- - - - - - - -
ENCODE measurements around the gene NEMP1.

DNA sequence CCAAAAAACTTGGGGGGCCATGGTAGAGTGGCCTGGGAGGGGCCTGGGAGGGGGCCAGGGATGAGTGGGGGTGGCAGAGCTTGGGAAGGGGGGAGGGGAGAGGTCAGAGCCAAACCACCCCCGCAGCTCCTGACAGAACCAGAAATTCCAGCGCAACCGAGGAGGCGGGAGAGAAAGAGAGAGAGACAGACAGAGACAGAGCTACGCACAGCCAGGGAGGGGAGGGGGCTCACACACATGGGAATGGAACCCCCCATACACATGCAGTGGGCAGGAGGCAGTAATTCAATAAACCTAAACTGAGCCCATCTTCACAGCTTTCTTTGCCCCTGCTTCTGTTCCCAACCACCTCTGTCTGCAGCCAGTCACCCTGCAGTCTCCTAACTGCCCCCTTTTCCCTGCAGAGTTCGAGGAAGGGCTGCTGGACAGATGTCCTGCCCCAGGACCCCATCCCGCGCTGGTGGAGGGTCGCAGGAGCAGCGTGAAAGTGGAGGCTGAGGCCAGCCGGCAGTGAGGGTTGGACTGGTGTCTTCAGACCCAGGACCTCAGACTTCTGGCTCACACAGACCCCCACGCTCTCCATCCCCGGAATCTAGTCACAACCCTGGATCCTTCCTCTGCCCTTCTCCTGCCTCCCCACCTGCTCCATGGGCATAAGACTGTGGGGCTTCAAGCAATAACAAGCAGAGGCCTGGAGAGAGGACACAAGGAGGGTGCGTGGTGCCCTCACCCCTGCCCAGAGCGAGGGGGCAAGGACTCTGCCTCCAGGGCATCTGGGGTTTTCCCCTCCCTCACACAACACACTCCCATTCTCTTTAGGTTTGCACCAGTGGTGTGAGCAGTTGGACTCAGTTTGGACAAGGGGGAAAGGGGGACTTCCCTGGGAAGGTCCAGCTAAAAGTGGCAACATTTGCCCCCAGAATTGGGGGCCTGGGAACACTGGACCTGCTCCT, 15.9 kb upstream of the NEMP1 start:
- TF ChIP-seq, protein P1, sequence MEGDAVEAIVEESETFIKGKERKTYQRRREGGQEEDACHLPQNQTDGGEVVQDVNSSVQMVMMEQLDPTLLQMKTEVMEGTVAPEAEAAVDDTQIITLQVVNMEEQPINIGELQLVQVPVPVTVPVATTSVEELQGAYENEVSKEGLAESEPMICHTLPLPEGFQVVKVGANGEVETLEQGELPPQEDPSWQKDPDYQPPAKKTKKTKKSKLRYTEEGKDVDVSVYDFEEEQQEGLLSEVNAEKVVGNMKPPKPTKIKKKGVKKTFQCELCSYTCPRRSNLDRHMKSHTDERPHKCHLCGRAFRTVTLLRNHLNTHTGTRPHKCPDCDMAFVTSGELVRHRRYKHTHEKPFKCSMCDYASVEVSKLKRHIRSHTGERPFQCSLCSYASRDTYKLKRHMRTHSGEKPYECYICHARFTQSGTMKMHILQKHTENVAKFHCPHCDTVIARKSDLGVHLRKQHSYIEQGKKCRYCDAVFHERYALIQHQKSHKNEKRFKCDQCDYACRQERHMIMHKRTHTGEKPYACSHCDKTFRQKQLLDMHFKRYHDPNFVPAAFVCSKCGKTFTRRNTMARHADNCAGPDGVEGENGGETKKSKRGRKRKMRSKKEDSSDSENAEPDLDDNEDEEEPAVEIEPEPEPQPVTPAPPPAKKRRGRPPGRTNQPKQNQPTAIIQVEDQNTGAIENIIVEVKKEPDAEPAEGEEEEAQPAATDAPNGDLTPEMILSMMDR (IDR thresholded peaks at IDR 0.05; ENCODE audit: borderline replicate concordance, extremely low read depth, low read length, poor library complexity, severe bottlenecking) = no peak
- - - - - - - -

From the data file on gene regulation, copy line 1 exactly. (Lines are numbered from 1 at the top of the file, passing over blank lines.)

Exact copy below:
ENCODE measurements around the gene NEMP1.